A Giant Robot And The 1986 Transformers Movie Taught Me About The Cold Inevitability Of Death

A Giant Robot And The 1986 Transformers Movie Taught Me About The Cold Inevitability Of Death

Optimus Prime passed away on 8 August 1986. It was 30 full years ago, when Transformers: The Movie debuted, that the heroic robot sacrificed his own life to defeat the evil Megatron. But an event that was tragic for Prime’s fellow Autobots turned out to be completely traumatic for me and God knows how many other kids.

I was nine when Transformers: The Movie came out. My great-grandparents had died when I was too young to understand what that meant; to me, they were occasionally around, and then they were not occasionally around. So I’d never really experienced the loss of death before, how someone that seems to be a permanent fixture in your life can just disappear.

I wasn’t really a big Transformers fan growing up, but not being a fan didn’t mean that I wasn’t watching the cartoon every single morning before I went to school or that I didn’t demand to see the movie the first weekend it was in theatres. One of the cartoons I watched… as a movie? That I could see in a movie theatre? It was too cool to miss, even if I had disliked the Transformers, which I certainly didn’t.

That said, I was quite sad when Optimus died in the movie, after he and Megatron give each other mortal blows. He may not have been my favourite, but the character was awesome, and absolutely the star of the cartoon; it was moving to see the rest of the Autobots in anguish, and to see Prime’s final act to give the Matrix of Leadership to a young Autobot named Hot Rod, who was unready to lead.

I was sad, but I knew something the Autobots didn’t (or at least I thought I did) — Optimus Prime would be back before the end of the movie.

This wasn’t a wild hope as much as it was a fact of my entertainment life, presented by… well, every TV show, movie, book, comic and so on that I had ever read. The idea of telling a kid about the reality of death in a cartoon was almost as anathema as giving a child heroin; it seemed so heinous as to be impossible. This was a culture that prevented He-Man — a barbarian who wielded a sword — from even punching his enemies in his cartoon. (If you rewatch it, you’ll see that in every single physical alternation with a living being, He-Man tosses him into mud, water, a barrel and so on. It’s crazy.) Sure, Optimus Prime had died, but he was a robot. He could be rebuilt! And besides, Megatron had been resurrected as Galvatron just a few minutes later in the film — I knew with absolute certainty that Optimus would return, ready to fight anew, before the end of the film…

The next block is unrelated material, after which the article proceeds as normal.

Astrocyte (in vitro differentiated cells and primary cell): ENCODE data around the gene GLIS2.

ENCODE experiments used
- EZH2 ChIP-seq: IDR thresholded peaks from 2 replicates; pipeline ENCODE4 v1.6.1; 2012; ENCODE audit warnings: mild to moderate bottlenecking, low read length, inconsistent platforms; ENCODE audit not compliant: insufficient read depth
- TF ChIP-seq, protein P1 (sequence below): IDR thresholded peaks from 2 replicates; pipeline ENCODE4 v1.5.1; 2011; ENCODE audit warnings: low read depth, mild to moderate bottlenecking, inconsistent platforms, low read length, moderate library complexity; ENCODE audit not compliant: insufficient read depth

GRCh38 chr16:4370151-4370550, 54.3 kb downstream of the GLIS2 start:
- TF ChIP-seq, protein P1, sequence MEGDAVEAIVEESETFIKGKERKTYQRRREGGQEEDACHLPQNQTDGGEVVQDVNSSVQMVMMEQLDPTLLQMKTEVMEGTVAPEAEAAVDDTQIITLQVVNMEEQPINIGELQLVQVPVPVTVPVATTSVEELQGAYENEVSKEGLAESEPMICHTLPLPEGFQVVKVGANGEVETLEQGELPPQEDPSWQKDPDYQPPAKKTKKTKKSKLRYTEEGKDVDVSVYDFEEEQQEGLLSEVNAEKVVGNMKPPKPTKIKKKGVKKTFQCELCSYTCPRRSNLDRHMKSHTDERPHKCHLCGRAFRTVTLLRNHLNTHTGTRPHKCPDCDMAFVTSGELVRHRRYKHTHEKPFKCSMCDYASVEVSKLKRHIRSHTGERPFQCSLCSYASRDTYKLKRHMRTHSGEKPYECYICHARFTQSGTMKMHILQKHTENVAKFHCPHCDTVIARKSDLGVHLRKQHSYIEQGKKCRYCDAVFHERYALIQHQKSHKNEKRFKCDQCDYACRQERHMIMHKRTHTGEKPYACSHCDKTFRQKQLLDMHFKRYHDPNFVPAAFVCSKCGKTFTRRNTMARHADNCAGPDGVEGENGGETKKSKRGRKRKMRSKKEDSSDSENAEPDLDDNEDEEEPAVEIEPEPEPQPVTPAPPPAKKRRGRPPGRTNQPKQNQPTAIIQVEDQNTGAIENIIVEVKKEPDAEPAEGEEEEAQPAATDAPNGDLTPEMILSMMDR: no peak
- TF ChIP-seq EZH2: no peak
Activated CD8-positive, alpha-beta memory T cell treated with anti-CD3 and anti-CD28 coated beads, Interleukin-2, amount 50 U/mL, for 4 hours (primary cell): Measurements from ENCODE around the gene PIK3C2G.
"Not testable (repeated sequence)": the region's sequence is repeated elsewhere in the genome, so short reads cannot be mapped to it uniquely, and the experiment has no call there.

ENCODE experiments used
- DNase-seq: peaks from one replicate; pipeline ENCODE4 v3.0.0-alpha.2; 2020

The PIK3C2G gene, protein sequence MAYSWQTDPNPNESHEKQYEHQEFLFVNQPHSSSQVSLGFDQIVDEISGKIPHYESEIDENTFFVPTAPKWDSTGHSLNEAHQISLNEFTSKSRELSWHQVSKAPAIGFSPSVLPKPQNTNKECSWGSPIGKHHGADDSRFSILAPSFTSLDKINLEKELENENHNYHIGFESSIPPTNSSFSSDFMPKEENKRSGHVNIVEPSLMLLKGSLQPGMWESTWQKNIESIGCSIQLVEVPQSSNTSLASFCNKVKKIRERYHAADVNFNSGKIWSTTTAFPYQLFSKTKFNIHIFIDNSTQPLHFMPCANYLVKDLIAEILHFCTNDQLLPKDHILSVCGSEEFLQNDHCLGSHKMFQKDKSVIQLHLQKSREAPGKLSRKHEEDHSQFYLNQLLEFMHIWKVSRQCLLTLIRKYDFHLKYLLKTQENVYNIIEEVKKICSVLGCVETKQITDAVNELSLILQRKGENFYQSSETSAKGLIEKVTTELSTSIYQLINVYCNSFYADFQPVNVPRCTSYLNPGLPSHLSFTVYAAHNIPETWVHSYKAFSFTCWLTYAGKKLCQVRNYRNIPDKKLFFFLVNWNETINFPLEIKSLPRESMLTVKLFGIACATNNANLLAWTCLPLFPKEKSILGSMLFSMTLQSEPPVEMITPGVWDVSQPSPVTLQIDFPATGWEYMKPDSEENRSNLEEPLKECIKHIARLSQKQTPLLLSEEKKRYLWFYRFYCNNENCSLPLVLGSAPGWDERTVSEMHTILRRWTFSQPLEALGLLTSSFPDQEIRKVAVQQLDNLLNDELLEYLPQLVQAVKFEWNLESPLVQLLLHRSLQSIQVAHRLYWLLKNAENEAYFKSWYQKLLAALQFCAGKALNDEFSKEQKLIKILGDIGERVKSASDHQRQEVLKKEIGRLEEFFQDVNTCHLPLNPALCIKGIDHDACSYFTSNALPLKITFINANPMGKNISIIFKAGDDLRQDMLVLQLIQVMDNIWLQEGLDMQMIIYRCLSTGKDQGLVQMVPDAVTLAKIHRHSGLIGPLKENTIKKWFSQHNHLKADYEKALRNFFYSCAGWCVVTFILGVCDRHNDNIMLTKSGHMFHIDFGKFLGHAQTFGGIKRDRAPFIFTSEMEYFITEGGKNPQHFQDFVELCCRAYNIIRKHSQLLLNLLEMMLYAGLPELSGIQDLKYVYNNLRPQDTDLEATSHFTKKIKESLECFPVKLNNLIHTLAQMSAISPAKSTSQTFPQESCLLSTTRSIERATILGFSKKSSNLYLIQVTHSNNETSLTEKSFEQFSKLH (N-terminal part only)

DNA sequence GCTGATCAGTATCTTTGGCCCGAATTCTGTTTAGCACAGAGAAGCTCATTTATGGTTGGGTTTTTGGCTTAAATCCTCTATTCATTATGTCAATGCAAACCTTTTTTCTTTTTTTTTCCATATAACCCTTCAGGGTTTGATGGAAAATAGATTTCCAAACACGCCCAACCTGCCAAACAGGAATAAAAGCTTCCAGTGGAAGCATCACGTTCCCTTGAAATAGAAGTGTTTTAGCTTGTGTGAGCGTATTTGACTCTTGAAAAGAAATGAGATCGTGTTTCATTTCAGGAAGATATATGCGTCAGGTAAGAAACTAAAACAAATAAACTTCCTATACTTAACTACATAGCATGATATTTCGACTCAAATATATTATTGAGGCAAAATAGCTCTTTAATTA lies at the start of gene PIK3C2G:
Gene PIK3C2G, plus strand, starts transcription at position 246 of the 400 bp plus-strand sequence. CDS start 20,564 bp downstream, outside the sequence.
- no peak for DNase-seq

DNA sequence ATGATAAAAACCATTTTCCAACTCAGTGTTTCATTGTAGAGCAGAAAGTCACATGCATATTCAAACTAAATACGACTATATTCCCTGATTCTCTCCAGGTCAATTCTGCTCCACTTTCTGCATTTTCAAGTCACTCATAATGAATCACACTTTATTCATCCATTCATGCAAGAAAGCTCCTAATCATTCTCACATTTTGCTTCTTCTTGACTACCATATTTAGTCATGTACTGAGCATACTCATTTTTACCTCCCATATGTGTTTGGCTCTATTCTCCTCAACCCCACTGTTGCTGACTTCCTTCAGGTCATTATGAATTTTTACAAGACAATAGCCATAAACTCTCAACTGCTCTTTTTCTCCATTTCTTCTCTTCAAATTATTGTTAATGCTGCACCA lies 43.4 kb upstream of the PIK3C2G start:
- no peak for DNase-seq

…and then he didn’t. Instead, Hot Rod transformed (er, from a robot into a different robot) into Rodimus Prime, a more adult Transformer who was somewhat capable of leading the Autobots, but was no Optimus Prime. When the end credits rolled out, Optimus Prime was still… dead.

Honestly, I don’t think I was even sad. More… confused. It seemed impossible to me that Optimus Prime was actually gone. He was a hero. He was the hero of the Transformers. I was Fred Savage in The Princess Bride, looking for someone I could inform that an error had been made — that this was wrong. Still, I was certain the TV series would correct the error.

According to Wikipedia, the new season of Transformers premiered 15 September 1986, not much more than a month after the movie. I am certain this wait felt like approximately a decade to me as I wondered how Optimus would return. Would it be immediately? Would the season begin with the Autobots on a journey to recover their lost leader? But when the episode arrived, Optimus Prime was still dead.

That’s when I realised he was truly gone. And that’s when I cried.

Again, I didn’t cry because Optimus Prime was my favourite character, or because Transformers was the series I lived and breathed. It was because for two years — a large portion of my cognitive life — Optimus Prime had been part of it, and now he was dead, never to be seen again. For the first time I realised that heroes didn’t always survive, that being good didn’t always protect you from the bad things of the world. In a way, I suppose this was exactly what the adults who regulated the children’s entertainment industry had feared would happen if a kid ever accidentally got a glimpse of the harshness of reality. But just because the lesson upset me doesn’t mean it wasn’t valuable.

There’s so much to recommend about Transformers: The Movie: some excellent animation, a bizarrely over-talented voice cast, the Junkions, Stan Bush’s “The Touch” and so much more. But when I think about this film, I think about mortality, and crying hysterically, and innocence lost — and I’m grateful to this film for all of it.

PS — Optimus Prime was totally resurrected in the cartoon on 25 February 1987. Too little too late, guys.

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